Many talented coaches and personal trainers have confirmed the benefits of drinking water on and off the field. Players could suddenly go through an unexpected physical performance decrease. There’s apparently nothing wrong with them, and motivation remains unchanged. We may believe all they need is a supplement to increase power and strength. But the answer is sometimes inexpensive and easier to apply: water.
Talented trainers understand how important it is to stay hydrated. After giving their recommendation of increasing hydration, they see a considerable change in physical performance. After experiencing something like that in real life, you start to understand the importance of water. It’s not only meant to calm your thirst, but water is a source of energy and life. Naturally, it contributes to your health in many ways.
Are you drinking enough water?
The answer is: probably not. Most of us are not drinking enough water, and there’s a reason for that. We ate fresh foods when we lived in nature without industrialization, and our human ancestors grew up and evolved for millions of years in that environment. Everything we ate had a high or relatively high water content. At the end of the day, we received enough liquids just by eating.
Nowadays, we have replaced our fresh food sources with things like bread and pasta. We even dehydrate food on purpose, as in dry fruits, herbs, and spices. But our body makeup is still vastly similar to that of our ancestors thousands of years ago. That’s why, in many cases, we feel hungry when we’re actually just dehydrated. Instead of eating another meal, we could try drinking more water. Doing so influences our hunger and food preferences, as scientific studies have pointed out (1).
We live in an industrialized world, and we need to opt for fresh foods as much as possible. But we also need to compensate for the lost hydration in our nutrition by drinking more water.
With that in mind, we will give you five reasons why drinking water is essential for your health and wellbeing. After reading, you will hopefully gain motivation to hit your hydration goals every day.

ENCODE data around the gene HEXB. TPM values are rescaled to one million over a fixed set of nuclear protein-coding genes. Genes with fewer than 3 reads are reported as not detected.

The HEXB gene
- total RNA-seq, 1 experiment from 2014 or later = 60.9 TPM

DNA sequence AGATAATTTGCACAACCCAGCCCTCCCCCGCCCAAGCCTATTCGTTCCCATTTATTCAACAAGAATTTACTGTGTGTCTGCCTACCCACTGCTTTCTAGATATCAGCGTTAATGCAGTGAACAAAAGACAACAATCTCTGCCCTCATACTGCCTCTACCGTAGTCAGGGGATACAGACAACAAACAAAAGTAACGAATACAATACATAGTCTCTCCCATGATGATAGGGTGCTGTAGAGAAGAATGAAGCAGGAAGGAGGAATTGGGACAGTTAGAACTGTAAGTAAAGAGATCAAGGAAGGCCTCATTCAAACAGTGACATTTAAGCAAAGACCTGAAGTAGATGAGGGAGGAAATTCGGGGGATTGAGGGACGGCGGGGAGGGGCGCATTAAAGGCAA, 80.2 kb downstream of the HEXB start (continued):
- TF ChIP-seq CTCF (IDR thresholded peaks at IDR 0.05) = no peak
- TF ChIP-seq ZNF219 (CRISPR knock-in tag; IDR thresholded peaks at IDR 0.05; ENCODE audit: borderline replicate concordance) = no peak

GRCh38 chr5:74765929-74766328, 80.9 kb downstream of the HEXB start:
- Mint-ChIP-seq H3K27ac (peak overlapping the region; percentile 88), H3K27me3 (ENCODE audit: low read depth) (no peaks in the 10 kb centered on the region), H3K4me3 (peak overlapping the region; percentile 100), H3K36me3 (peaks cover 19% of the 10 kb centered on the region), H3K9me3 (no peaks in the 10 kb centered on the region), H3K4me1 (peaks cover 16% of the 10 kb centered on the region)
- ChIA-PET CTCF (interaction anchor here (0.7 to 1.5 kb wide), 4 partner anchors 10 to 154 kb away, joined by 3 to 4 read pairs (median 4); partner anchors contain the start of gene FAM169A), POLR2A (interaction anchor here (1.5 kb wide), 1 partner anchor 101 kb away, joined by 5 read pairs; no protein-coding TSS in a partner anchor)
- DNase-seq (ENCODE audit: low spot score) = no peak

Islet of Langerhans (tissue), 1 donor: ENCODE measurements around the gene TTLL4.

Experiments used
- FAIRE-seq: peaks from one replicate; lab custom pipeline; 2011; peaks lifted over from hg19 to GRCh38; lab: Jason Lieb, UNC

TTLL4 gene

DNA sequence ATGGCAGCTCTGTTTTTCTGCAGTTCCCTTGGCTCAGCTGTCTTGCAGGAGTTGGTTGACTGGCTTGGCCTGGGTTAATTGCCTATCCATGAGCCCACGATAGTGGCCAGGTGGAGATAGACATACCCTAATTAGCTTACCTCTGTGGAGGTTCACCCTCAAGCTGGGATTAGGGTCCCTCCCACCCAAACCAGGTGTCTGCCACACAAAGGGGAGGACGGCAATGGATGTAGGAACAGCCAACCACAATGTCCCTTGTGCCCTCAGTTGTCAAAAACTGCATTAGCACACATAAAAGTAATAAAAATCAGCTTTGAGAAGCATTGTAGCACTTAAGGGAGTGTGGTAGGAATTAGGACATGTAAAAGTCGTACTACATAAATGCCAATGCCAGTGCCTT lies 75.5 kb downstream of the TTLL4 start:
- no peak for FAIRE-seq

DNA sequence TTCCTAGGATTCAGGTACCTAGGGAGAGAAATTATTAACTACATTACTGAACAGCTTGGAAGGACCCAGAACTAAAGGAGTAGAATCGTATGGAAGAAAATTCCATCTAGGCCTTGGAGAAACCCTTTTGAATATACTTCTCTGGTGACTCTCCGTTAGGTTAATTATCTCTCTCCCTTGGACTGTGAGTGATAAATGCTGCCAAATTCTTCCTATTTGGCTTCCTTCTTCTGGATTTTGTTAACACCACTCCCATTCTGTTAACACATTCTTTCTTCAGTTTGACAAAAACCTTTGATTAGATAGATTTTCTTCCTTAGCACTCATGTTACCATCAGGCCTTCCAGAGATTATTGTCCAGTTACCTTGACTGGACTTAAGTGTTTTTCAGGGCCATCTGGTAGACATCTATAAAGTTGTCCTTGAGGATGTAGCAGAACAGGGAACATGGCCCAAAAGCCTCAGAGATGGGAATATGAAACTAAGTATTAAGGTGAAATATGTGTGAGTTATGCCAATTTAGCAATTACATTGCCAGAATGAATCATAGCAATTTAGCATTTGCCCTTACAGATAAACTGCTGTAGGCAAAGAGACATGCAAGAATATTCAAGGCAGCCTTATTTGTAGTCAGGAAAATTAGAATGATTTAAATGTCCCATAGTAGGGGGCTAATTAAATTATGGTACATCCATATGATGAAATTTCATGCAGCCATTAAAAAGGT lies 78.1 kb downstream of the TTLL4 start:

Here are the top benefits to drinking water:
1. Water activates your energy sources.
You can have enough energy from top-notch nutrition, but it won’t serve you if you’re dehydrated. Athletes are an excellent example in this regard. They follow a strict nutrition plan, but they could reduce 10% of body weight in major athletic events just from sweating. If they don’t address their water loss after competition, their physical fitness can be severely affected. They start to lose endurance with as little as 2% of body water loss. Also, if you’re into sports, water will also help you regulate body temperature in hot environments. It could even increase your motivation levels (2).
In exercise, thirst is a good measure that you’re becoming seriously dehydrated, but you don’t want to reach that far. It’s wiser to drink beyond the thirst threshold to avoid mild dehydration. Hydrating properly would also counter free radical damage after strenuous exercise. Doing so benefits reducing muscle soreness the following day (3).
2. Water boosts your brain function and cognition.
The brain needs nutrition and hydration to function properly. People with severe dehydration may experience confusion and delirium. Similarly, in mild dehydration, you could experience short-term memory problems. You can barely hold your concentration, and your alertness levels start to drop. Why is that? Because even if you’re adequately nourished, water is required to transport those nutrients wherever they need to go inside your body. It’s also essential for activating neurons and their metabolic processes (2).
A research in Appetite evaluated thirst in people compared to their cognitive function. Then, the researchers gave the participants water and repeated the cognitive tests. People who reported feeling thirsty before the intervention significantly improved their cognitive tests after drinking water. In conclusion, the authors stated that mental performance depends significantly on hydration levels–even more than previously believed (4).
3. Water is an affordable solution to gastrointestinal problems.